U.S. futures were falling premarket Friday, ending an up and down week on a dismal note. S&P 500 futures were down 0.3% while Nasdaq and Dow Jones Industrial Average futures were each down 0.4%.
World markets weren't faring much better, with the Nikkei closing the week down 1.4%, the Hang Seng dropping 1% and the Shanghai Composite declining 0.3%. In Europe the Dax in Germany was the lone index in the green, rising 0.1%, while the CAC 40 and FTSE 100 were down 0.2% and 0.4%, respectively, with about three hours left in trading.
Crude prices were also falling premarket Friday, with industry standard Brent crude contracts for July delivery declining $0.38 to $47.70 per barrel while West Texas crude contracts for June delivery fell $0.49 to $46.21 per barrel.
The decline in crude prices today came on the back of OPEC announcing that its members had pumped 32.44 million barrels per day in April, a 188,000 bpd increase from March. The surplus was a result of the lifting of sanctions against Iran, the oil cartel said.
Shares of Nordstrom (JWN) were tanking premarket -- down almost 15% -- as the retail sector continues to get pounded this earnings season. The company reported net income of $0.26 per share for the quarter, $0.20 less than analysts were expecting for the period. Nordstrom saw revenue grow 1% to $3.25 billion in the quarter, but analysts were modeling for at least 2% growth.
J.C. Penney (JCP) shares were down about 9% premarket Friday, after the struggling retailer also missed analysts' quarterly expectations. The company reported a quarterly net loss of $0.32 per share, a narrower loss than the $0.38 a share Wall Street was expecting. However, the company missed top-line expectations, reporting a revenue decline of 1.6% to $2.81 billion vs. analysts' $2.92 billion expectations.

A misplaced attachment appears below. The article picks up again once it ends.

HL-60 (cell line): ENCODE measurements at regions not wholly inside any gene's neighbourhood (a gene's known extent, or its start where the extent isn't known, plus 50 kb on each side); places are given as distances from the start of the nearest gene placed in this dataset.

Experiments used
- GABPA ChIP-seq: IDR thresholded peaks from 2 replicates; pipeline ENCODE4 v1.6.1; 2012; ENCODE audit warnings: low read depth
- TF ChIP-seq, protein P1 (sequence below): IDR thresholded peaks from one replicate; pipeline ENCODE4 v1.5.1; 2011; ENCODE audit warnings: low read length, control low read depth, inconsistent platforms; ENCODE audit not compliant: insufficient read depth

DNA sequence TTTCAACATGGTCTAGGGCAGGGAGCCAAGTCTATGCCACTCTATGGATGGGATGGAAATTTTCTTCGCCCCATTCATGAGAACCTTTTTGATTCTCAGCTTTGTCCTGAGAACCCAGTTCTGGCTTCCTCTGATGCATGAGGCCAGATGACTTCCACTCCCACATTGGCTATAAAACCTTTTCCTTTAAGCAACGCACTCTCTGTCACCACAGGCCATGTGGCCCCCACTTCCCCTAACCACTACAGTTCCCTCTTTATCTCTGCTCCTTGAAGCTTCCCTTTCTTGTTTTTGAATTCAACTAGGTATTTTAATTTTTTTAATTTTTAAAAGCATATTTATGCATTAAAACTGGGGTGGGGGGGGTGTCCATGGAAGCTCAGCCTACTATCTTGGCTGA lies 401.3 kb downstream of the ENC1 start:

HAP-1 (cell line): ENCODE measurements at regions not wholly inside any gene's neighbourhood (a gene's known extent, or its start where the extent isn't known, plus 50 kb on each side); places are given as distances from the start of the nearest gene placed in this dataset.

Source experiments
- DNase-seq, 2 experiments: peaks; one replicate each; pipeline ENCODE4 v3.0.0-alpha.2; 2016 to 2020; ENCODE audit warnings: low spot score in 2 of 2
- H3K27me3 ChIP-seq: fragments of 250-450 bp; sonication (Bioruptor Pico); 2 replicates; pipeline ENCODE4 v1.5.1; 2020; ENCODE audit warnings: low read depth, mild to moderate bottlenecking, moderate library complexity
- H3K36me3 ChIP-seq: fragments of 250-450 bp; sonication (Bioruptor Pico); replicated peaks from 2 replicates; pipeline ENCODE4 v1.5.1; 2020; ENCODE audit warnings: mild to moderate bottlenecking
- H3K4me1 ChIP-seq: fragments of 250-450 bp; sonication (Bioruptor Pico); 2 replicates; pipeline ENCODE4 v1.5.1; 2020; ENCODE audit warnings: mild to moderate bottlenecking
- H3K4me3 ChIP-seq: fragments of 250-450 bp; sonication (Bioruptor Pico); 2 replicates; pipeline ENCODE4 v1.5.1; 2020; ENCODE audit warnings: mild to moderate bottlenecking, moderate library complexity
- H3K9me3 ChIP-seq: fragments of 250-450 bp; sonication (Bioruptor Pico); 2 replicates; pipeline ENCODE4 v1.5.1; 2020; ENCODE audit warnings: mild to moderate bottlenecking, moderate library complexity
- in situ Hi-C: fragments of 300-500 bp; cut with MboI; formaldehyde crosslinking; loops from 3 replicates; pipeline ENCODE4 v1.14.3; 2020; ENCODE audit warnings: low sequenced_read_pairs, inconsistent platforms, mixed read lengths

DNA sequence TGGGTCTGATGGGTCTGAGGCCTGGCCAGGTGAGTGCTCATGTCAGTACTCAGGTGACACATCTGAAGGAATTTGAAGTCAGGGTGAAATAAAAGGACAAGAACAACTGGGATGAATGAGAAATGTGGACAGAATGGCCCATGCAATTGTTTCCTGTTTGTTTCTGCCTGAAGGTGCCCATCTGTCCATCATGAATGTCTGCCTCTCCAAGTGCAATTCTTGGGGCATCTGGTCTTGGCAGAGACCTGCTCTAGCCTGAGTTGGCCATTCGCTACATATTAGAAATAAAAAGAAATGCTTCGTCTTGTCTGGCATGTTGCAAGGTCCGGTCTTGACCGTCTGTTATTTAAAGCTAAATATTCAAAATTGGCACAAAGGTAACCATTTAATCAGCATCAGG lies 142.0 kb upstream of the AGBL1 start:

On the positive side of earnings, Shake Shack (SHAK) shares were climbing nearly 6% premarket after the restaurant chain reported first-quarter earnings of $0.08 per share, topping expectations by $0.03. Same-store sales increased 10% in the period, while revenue rose 43.3% to $54.2 million. For the year, the company raised its revenue expectations to between $245 million and $249 million from its previous view between $237 million and $242 million.
Finally, Nvidia (NVDA) shares were up 8% premarket, after the company reported a first-quarter profit of $196 million, or $0.46 a share on an adjusted basis, $0.15 better than analysts were expecting. The company also reported revenue of $1.31 billion vs. the market's $1.27 billion expectations.